A ban on junk-food advertising on television will fail to protect children watching popular programmes, research has shown.
None of the top 20 shows watched by children on ITV1 will fall under the terms of a ban on ads for foods high in fat, salt and sugar, the consumer group Which? found.
Ofcom, the media regulator, is phasing in the restrictions over the next two years as part of a government-inspired campaign to cut obesity. More than 2.5 million children in England are overweight or obese.
Last summer, Ofcom rejected a 9pm watershed for junk-food ads, but decided to bar them from programmes with a high proportion of child viewers.
Mainstream TV channels will have until January 2008, and children's television channels until January 2009, to implement the ban, which will hit programmes with more than 20 per cent of viewers aged under 16.
Which? said its study of ITV1 shows between 28 May and 10 June showed that the prohibition would not be effective because children's favourite shows were prime-time programmes popular with adults. So even though shows such as Emmerdale were the most popular among youngsters, the fact that far more adults were watching meant they did not fall within the restrictions. Which? said that meant that none of the top 20 shows and only seven of the top 50 shows watched by children would be free of adverts for chocolate, cola, burgers and pizza.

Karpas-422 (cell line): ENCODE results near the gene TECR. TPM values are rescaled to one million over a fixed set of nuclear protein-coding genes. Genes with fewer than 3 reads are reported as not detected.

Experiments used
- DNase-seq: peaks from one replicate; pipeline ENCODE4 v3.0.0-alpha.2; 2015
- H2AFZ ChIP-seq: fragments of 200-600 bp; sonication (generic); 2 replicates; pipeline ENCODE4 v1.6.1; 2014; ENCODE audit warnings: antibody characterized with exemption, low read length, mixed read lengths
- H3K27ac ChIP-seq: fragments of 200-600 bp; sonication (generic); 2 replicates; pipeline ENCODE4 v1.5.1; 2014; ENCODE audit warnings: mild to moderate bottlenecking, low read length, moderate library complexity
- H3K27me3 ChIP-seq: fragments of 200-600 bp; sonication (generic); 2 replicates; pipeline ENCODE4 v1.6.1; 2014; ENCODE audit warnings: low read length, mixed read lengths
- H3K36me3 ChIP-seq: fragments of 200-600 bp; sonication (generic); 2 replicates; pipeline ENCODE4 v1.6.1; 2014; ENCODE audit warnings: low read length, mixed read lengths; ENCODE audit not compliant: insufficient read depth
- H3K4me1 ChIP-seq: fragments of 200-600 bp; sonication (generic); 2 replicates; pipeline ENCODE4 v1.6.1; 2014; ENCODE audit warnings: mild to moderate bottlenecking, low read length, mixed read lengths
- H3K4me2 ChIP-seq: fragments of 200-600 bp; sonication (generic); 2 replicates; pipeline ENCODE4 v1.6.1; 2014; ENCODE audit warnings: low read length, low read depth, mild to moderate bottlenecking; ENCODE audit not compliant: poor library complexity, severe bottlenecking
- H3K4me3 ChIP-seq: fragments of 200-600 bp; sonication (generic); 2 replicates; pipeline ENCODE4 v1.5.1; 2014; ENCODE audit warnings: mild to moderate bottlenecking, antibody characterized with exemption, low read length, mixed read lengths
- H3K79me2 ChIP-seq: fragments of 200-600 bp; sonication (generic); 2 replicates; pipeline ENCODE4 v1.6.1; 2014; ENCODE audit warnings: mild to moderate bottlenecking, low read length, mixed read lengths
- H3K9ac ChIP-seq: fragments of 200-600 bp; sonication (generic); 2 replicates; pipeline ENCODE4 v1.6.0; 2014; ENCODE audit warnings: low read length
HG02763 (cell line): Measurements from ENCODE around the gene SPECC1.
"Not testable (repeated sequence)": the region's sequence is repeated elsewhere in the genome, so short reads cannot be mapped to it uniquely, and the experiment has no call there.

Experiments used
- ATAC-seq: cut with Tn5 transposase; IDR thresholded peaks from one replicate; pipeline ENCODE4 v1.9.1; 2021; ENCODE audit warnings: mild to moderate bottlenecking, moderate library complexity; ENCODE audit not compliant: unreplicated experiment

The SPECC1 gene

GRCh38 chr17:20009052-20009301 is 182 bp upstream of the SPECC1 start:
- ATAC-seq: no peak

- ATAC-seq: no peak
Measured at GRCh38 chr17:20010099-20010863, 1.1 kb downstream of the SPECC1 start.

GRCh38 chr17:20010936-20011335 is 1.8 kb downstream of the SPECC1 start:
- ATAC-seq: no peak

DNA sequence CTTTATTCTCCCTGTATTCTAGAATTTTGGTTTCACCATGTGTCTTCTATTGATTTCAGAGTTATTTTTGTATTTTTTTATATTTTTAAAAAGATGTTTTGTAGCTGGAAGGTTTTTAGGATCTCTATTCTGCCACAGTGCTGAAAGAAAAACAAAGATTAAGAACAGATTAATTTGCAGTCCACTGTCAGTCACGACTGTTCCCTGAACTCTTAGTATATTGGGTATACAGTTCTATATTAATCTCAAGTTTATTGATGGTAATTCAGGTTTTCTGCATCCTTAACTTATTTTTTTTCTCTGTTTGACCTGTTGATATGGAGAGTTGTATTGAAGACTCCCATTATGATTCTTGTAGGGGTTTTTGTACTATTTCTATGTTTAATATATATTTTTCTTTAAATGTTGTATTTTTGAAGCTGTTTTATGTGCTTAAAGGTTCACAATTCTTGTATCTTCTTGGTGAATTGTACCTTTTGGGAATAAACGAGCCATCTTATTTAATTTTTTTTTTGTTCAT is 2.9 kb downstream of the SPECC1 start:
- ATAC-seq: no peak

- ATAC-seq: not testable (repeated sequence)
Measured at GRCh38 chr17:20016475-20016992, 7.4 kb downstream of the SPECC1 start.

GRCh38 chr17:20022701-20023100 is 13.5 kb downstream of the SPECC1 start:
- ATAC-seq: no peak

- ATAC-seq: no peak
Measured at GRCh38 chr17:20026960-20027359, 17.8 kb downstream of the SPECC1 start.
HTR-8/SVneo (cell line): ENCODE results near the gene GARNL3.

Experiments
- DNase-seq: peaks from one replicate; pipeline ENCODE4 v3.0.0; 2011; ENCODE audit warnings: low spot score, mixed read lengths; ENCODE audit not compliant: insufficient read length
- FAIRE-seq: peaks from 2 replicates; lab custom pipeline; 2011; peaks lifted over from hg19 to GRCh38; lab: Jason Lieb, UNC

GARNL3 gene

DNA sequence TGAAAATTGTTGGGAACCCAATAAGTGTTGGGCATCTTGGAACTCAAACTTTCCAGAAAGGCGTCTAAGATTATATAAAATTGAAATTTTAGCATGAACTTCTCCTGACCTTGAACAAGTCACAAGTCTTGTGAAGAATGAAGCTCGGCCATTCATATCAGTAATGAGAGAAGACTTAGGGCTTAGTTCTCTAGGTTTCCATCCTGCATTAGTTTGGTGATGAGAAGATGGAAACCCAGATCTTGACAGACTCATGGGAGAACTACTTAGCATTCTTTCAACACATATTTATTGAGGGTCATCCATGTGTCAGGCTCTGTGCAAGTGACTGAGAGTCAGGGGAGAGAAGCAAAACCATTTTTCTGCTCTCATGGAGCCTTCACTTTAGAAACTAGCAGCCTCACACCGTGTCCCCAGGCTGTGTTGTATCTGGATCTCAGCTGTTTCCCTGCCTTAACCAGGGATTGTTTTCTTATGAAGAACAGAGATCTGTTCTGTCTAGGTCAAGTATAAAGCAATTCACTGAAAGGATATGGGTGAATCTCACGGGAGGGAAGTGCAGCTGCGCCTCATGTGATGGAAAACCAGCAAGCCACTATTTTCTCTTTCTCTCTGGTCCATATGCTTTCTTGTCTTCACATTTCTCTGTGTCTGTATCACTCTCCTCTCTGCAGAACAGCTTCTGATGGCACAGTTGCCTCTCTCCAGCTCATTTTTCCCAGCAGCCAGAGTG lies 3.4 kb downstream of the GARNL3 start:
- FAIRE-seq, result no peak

For example, while Avatar: The Legend of Aang, would be covered by the restrictions, Coronation Street, with more than five times the number of viewers under 16, would not. Similarly, while the restrictions would apply to Bratz, they would not cover Britain's Got Talent, which has over four times as many child viewers.
Which? chief policy advisor, Sue Davies, said: "The new controls will clearly fail children as none of the programmes with the highest viewing figures for 4- to 15- year-olds are covered. The only way to ensure that the majority of children are not exposed to ads for unhealthy foods is by introducing a 9pm watershed."
Ofcom responded that imposing a ban during prime-time shows would be disproportionate. A spokeswoman said: "Given that between 6pm and 9pm there are nine adults watching the commercial public service channels for every child under 16, a 9pm watershed ban would clearly have an effect on many more adults than children."
The regulator has estimated that its ban will cut the number of junk-food ads viewed by children by 41 per cent at a cost to broadcasters of £39m, against a cost to broadcasters of a 9pm ban of £263m.
Even if there is no change from the current ban, Europe may intervene to tackle obesity. The European Commission health commissioner Markos Kyprianou warned last month that Europe's food and drink industry could face new regulations if it did not tackle the problem.Reuse content